WestGroup close to selling massive Tysons porfolio, sources say
With Fairfax County's plan for Tysons Corner in place, the area's largest commercial landowner is again close to selling its 130 acres of office buildings and land, a deal that could heavily shape how Tysons is developed.
WestGroup, the McLean-based developer headed by Gerald T. Halpin, is working on a deal to sell its portfolio to Credit Suisse Group, the financial services firm with U.S. headquarters in New York, according to sources familiar with the negotiations. They spoke on the condition of anonymity because they were not authorized by the companies to discuss the details.
Mark C. Lowham, WestGroup senior vice president, would not confirm any interest by Credit Suisse. He said there is "still a long ways before any transaction" but that the company had received numerous inquiries from investors and developers for the slew of office buildings and land that straddle the Beltway.
"Over the course of the summer I think we'll have some better direction about what Mr. Halpin and his partners want to do," Lowham said.
Credit Suisse attracted attention when it purchased a D.C. office building, 1099 New York Ave. NW, last September for $90.5 million. The company declined to comment.
WestGroup nearly sold the portfolio last year, to McLean-based Pence-Friedel Developers, but both companies said the deal fell through in January when it could not be financed.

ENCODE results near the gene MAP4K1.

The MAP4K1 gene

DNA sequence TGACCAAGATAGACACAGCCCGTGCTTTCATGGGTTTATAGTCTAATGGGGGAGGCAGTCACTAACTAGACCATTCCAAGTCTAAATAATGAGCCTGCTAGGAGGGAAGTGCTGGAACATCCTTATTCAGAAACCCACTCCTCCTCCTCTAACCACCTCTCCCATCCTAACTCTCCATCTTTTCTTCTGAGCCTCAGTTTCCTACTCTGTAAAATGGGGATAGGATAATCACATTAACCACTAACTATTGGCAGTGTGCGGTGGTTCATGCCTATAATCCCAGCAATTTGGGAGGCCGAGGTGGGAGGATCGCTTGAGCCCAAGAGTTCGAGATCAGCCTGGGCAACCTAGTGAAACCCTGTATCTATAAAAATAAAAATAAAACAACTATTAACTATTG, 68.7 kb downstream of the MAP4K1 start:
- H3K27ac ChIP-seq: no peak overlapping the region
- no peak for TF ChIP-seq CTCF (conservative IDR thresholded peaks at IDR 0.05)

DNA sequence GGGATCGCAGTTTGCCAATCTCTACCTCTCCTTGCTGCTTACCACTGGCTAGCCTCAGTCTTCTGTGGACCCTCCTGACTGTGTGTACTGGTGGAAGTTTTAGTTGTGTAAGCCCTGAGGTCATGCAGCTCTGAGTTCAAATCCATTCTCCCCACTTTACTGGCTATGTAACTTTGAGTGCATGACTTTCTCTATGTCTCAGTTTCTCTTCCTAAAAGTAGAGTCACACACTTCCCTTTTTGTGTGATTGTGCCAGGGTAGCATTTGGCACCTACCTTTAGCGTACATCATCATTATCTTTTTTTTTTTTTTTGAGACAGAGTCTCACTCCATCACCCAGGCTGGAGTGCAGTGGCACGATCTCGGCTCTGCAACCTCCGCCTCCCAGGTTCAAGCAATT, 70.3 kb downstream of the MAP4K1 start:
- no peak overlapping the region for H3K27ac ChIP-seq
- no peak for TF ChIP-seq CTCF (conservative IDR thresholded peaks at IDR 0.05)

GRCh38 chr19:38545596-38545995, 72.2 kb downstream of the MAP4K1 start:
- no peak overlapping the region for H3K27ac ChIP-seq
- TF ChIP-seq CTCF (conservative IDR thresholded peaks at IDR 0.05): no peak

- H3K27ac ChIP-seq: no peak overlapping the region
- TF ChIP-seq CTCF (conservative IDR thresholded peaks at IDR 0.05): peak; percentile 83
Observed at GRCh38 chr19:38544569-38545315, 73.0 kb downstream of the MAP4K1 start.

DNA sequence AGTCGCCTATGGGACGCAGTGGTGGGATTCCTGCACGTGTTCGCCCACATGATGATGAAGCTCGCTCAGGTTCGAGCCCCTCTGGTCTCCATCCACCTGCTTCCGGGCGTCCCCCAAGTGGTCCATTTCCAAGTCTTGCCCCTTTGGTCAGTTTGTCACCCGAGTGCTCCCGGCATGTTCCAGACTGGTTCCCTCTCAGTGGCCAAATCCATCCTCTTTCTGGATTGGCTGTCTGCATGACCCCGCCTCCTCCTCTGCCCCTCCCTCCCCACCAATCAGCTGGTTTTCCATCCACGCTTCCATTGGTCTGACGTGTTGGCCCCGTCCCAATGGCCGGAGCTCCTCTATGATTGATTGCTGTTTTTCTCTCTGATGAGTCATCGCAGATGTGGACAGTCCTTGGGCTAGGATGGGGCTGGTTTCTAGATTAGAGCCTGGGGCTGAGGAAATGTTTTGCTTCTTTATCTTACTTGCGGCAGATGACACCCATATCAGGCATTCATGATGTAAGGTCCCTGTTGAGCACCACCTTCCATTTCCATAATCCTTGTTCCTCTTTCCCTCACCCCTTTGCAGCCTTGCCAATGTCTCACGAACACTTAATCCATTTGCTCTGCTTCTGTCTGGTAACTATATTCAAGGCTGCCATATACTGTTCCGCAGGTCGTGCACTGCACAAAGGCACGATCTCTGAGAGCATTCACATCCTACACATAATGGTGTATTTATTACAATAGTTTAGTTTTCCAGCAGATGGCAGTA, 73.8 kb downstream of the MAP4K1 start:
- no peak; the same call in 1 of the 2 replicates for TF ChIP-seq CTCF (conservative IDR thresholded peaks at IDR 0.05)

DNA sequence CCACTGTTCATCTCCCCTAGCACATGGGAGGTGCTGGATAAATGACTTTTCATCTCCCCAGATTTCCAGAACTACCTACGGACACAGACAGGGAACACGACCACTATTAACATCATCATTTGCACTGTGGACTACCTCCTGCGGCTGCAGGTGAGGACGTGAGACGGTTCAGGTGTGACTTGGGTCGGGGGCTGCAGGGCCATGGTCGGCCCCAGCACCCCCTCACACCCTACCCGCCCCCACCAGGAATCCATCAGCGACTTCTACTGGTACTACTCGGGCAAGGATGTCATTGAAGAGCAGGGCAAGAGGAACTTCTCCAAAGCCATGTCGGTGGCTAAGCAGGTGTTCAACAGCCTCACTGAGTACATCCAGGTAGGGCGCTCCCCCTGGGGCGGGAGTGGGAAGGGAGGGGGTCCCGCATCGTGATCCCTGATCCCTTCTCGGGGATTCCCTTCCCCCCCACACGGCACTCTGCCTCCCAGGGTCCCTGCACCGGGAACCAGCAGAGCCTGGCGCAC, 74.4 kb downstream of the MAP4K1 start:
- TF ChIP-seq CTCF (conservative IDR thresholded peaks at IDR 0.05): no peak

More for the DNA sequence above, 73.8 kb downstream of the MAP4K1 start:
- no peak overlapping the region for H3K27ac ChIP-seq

Should the Credit Suisse sale go through, it would cap the development career of Halpin, the company's president, chief executive and father figure who bought the property with partners in 1962 and developed it in the ensuing decades. Halpin -- still the "first one in the office and the last one out," Lowham said -- turned 87 this year and his partners are in their 70s and 80s as well.
WestGroup could still have a role in how its property is developed as Metro arrives, however. As a financial company, Credit Suisse would need a development partner, and the deal could put WestGroup's second tier of executives, many of whom are in their 40s, in place as partners.
"One of the reasons Gerry and his partners have really strong reputations is that they always remain very flexible and keep their options open, and that's served them really well over 50 years here, so I think they continue to maintain some flexibility knowing that there are some really great opportunities," Lowham said.
Aaron Georgelas, managing partner of the Georgelas Group, another Tysons developer, said it was exciting to see plans for the property moving forward.
"Whether it's WestGroup doing it for themselves or Credit Suisse doing it with some other entity, it looks like they will be developed and we will get that anchor that Tysons Corner needs," he said.
Since the Pence-Friedel deal fell through, WestGroup has disposed of four buildings on the periphery of its holdings, piece by piece. It began by selling two buildings on Westpark Drive in January and June. On June 25 it announced the sale of 8100 Jones Branch Dr. in McLean, headquarters of Freddie Mac, to StonebridgeCarras and Walton Street Capital and is expected to close Monday (June 28) on the sale of the 152,000-square-foot Rappahannock building on Westbranch Drive, according to the company's broker, Eric Berkman, executive vice president at Grubb & Ellis.
WestGroup, however, has not asked Berkman to market any other properties. In another sign developers regarded as a run-up to a sale, in mid-June, WestGroup hired Transwestern, based in Vienna, to oversee the management and leasing of the properties, something WestGroup had long done on its own.
Thomas Fleury, a former WestGroup executive who now serves as managing director of land acquisitions and development for the Pennrose Group, would not speculate on Halpin's intentions but said that if WestGroup did sell, it would truly mark the transition of one generation of developers to another.
"You're seeing an era change," he said.